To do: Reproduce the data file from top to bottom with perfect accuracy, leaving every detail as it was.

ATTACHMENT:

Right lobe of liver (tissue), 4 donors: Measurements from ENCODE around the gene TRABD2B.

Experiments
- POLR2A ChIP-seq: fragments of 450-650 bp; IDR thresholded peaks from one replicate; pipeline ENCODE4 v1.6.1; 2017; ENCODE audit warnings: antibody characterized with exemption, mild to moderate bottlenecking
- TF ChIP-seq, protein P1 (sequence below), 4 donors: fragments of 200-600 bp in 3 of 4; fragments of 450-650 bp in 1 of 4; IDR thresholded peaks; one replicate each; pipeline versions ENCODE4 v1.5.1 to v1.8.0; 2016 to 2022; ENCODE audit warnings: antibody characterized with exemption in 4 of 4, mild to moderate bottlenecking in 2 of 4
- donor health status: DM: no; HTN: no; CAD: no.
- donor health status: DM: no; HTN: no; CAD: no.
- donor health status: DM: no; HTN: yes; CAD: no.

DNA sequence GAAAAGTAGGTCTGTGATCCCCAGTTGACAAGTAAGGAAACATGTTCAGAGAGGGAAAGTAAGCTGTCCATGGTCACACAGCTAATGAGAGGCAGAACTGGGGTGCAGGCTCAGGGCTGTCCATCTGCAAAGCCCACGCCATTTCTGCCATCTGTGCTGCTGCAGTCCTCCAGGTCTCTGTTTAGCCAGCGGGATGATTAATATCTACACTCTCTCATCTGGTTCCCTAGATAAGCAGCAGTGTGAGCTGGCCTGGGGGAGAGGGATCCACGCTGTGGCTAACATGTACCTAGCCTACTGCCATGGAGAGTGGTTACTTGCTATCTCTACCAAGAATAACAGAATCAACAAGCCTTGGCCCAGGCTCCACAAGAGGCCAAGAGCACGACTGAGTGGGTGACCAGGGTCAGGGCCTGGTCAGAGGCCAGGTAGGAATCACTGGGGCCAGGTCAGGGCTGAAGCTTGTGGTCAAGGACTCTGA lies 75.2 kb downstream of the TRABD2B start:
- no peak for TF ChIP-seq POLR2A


Right lobe of liver (tissue), 4 donors: Measurements from ENCODE around the gene TRABD2B.

Experiments
- POLR2A ChIP-seq: fragments of 450-650 bp; IDR thresholded peaks from one replicate; pipeline ENCODE4 v1.6.1; 2017; ENCODE audit warnings: antibody characterized with exemption, mild to moderate bottlenecking
- TF ChIP-seq, protein P1 (sequence below), 4 donors: fragments of 200-600 bp in 3 of 4; fragments of 450-650 bp in 1 of 4; IDR thresholded peaks; one replicate each; pipeline versions ENCODE4 v1.5.1 to v1.8.0; 2016 to 2022; ENCODE audit warnings: antibody characterized with exemption in 4 of 4, mild to moderate bottlenecking in 2 of 4
- donor health status: DM: no; HTN: no; CAD: no.
- donor health status: DM: no; HTN: no; CAD: no.
- donor health status: DM: no; HTN: yes; CAD: no.

DNA sequence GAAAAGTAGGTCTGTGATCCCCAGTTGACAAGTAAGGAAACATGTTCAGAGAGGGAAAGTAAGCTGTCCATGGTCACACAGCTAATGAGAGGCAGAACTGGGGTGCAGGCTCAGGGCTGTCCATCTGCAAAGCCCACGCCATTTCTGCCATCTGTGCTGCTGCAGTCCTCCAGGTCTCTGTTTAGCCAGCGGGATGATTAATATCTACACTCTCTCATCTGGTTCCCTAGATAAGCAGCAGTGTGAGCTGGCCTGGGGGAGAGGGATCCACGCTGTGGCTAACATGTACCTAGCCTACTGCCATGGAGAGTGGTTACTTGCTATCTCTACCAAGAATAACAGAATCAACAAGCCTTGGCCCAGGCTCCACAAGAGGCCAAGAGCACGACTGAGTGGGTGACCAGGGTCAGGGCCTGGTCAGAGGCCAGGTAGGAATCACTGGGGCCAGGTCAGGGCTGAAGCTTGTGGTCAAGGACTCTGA lies 75.2 kb downstream of the TRABD2B start:
- no peak for TF ChIP-seq POLR2A